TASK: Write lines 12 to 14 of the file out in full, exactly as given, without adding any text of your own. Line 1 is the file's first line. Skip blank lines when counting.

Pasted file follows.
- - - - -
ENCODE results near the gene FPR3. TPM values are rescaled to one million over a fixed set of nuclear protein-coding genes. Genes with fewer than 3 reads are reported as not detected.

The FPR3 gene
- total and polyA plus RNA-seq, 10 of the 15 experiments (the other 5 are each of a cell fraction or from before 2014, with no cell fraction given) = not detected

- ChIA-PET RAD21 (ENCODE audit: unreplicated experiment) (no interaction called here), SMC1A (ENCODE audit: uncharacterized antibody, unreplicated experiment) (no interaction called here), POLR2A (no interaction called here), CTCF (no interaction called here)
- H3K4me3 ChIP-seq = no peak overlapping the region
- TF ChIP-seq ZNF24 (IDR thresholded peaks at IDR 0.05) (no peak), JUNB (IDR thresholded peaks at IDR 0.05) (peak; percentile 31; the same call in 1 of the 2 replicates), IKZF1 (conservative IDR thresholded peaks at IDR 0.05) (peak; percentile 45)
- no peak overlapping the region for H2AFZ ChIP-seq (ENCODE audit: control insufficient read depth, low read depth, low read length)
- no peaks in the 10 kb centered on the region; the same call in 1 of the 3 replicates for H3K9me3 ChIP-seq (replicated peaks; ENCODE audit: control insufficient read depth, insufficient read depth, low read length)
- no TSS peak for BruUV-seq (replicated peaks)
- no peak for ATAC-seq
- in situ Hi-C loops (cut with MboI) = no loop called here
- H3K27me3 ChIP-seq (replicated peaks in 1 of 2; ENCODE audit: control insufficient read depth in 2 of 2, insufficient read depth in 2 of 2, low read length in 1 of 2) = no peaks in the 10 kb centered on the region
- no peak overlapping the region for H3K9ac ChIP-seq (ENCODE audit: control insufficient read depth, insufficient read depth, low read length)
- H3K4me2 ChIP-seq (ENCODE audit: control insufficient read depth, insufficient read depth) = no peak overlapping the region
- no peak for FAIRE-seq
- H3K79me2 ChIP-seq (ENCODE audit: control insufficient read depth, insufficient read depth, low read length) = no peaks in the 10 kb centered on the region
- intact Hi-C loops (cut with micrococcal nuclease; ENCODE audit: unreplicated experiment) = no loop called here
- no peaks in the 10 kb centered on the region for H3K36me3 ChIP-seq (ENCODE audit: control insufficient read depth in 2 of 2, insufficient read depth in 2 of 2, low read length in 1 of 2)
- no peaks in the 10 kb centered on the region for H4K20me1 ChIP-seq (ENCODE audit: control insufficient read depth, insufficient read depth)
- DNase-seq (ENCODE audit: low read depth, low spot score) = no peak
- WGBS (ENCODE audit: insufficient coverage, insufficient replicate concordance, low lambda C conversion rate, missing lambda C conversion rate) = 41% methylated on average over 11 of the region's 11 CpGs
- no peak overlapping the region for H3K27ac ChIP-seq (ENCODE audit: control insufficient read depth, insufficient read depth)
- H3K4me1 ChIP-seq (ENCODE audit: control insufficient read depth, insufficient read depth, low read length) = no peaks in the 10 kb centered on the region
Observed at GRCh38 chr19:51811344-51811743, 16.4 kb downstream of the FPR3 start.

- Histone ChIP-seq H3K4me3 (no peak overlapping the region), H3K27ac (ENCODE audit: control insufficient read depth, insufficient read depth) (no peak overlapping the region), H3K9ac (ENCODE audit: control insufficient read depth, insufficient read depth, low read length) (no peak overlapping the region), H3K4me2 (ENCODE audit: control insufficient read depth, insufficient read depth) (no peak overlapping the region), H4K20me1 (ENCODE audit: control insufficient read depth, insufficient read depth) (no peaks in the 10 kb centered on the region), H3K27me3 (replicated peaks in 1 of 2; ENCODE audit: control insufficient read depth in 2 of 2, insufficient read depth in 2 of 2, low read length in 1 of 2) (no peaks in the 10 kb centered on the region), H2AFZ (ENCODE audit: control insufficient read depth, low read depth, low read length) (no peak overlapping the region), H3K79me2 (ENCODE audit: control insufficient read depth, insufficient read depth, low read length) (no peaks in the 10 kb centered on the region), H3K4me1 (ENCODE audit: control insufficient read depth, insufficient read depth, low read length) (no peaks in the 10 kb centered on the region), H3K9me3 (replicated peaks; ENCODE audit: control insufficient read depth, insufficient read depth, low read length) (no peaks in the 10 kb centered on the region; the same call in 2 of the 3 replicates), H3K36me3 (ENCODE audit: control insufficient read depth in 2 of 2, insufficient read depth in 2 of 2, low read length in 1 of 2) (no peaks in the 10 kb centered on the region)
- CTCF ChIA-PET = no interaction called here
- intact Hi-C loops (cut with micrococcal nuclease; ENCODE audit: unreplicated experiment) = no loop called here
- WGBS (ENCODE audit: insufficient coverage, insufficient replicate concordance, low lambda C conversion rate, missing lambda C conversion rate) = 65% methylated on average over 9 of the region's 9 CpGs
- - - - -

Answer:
- H3K27me3 ChIP-seq (replicated peaks in 1 of 2; ENCODE audit: control insufficient read depth in 2 of 2, insufficient read depth in 2 of 2, low read length in 1 of 2) = no peaks in the 10 kb centered on the region
- no peak overlapping the region for H3K9ac ChIP-seq (ENCODE audit: control insufficient read depth, insufficient read depth, low read length)
- H3K4me2 ChIP-seq (ENCODE audit: control insufficient read depth, insufficient read depth) = no peak overlapping the region